Thursday, January 04, 2018

Rebelling against God's plan

Many preachers and pop apologists have an understanding of divine providence that goes something like this: Gen 2 was God's original plan. Then Gen 3 happened. Human agents and fallen angels rebelled against God's plan. So God came up with the plan of salvation.

To take an illustration, suppose I plan a road trip. It's a long trip. I want to see some historic towns and scenic landscapes. I book motel reservations. I plan how many miles to drive each day, to make it to the next motel. The route is chosen according to the motels and sights I want to see.

But once I'm on the road, there's a snowstorm that derails my plans. It shuts down the interstate. So I detour around the storm by going into another state above or below the storm. Unfortunately, this means I miss some of the attractions along the route. 

That's an analogy for open theism. On that view, God doesn't have a master plan. Rather, he has a set of contingency plans up his sleeve. He doesn't know which ones will come in handy. He's flying blind–just like the rest of us!  

Yet most preachers and pop apologists believe in divine foreknowledge and counterfactual knowledge. But in that event, it makes no sense to say God scrapped his original plan. 

Suppose, when I'm making plans for my sight-seeing trip, I have advance knowledge of the snowstorm. In that case, I don't adjust my original plan. Rather, I'd take that into consideration from the outset.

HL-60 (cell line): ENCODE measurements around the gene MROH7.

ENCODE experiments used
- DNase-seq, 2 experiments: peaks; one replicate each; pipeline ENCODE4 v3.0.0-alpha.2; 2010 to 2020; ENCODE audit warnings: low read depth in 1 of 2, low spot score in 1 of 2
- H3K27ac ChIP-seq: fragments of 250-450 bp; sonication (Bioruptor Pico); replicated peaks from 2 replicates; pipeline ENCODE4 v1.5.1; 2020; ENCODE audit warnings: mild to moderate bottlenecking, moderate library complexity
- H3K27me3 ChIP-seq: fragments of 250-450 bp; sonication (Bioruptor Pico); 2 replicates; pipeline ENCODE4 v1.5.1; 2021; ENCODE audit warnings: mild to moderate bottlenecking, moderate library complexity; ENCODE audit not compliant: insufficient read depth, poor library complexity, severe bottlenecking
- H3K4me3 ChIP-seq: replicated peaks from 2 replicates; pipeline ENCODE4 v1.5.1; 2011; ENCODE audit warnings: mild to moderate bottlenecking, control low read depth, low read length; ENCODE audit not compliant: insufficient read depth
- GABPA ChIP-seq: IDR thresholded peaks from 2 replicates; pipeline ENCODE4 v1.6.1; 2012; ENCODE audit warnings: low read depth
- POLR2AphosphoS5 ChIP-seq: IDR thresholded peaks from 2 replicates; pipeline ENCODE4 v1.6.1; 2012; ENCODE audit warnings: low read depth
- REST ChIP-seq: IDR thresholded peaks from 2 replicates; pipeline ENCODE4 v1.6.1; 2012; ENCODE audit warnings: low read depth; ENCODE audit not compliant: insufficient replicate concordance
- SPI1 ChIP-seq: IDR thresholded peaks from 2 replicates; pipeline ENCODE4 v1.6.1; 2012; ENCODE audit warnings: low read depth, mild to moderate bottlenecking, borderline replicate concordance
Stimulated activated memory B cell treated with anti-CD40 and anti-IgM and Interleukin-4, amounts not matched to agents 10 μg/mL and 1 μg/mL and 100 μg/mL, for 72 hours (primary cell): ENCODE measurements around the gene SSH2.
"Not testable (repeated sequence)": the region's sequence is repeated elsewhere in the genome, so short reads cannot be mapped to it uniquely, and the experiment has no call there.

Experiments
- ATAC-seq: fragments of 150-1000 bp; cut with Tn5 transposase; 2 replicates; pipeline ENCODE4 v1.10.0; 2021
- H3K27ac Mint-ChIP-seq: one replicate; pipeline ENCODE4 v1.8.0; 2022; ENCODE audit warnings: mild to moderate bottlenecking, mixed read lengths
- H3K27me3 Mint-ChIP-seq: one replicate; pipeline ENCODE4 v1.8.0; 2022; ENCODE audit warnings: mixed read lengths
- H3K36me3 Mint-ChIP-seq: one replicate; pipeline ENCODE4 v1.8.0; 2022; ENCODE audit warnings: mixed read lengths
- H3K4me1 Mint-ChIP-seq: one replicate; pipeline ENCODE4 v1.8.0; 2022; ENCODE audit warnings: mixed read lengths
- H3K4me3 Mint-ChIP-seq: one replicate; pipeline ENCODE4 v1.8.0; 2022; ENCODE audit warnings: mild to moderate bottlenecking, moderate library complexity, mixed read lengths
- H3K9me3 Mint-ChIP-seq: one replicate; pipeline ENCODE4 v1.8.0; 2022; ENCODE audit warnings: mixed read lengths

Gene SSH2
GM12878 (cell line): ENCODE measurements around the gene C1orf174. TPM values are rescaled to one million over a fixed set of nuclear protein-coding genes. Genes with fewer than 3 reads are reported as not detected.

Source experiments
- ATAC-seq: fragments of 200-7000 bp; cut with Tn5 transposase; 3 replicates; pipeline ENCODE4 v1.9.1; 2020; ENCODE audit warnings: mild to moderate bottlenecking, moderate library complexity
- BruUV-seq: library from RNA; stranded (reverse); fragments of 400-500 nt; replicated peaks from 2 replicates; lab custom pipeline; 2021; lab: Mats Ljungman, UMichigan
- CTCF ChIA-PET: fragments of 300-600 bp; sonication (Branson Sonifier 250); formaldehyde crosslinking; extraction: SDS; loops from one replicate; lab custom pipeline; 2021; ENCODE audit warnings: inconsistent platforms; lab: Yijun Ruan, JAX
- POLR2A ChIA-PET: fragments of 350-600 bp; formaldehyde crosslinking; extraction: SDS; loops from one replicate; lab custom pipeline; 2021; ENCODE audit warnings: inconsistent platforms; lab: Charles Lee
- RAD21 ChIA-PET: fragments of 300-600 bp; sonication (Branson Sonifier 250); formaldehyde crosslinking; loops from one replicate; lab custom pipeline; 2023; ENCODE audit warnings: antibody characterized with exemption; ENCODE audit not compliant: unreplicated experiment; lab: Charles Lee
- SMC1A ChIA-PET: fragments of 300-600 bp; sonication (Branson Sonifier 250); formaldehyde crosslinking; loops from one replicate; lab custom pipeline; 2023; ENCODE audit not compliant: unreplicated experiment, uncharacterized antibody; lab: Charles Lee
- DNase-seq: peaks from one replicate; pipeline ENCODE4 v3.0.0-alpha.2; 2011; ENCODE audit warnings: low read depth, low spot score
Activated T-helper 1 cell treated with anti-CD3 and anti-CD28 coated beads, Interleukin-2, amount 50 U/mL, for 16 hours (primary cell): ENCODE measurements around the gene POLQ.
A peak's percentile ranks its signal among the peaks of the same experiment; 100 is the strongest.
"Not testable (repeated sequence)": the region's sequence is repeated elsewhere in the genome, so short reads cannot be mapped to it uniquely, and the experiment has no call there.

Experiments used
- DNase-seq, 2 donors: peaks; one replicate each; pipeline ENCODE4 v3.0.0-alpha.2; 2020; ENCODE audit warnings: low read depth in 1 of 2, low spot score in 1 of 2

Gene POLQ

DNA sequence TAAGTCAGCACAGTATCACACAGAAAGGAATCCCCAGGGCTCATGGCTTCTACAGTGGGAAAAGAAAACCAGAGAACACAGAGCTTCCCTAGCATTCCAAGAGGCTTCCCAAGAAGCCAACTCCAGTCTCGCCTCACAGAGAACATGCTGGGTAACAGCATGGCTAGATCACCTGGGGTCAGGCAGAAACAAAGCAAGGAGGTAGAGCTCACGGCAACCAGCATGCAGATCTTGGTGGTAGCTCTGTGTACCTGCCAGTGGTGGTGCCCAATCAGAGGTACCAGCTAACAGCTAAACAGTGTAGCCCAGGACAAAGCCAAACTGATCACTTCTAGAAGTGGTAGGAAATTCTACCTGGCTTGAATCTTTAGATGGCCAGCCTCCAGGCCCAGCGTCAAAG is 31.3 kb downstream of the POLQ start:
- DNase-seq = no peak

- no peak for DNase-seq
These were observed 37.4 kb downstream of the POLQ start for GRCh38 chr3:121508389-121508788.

I'd plan my trip to begin sooner or later to get past the snowstorm. If I knew all along about the snowstorm, I wouldn't first draw up a plan that failed to take that into account, then adjust my plan to take that into account. I wouldn't make travel plans in the first place that didn't incorporate that advance knowledge into the itinerary. 

It makes no sense of Christians like this to say creatures rebelled against God's plan. What plan were the rebelling against? His original plan? But if their rebellion was foreseen, then they wouldn't be rebelling against that plan, as if God implemented a plan that failed to anticipate their rebellion, then had to modify his plan after the fact. Rather, their rebellion would figure in his plan all along. 

Freewill theists get themselves into this quandary because they are loathe to say God planned the fall. That's virtually supralapsarian! But unless they're open theists, belief in divine foreknowledge and counterfactual knowledge logically commits them to affirm that God planned every evil event that actually transpires. They may not mean that in the way a Thomist or Calvinist means it, but they cannot consistently treat evils events as unplanned events from God's perspective. The original plan is exactly what happens. Even in freewill theism (exempting open theism), there is no plan B. It was plan A all along.   

1 comment:

  1. Sometimes I wonder about translations that say "God causes good and evil..." The Hebrew word for evil, I think, is Ra'a. Is that precisely what is meant? Evil?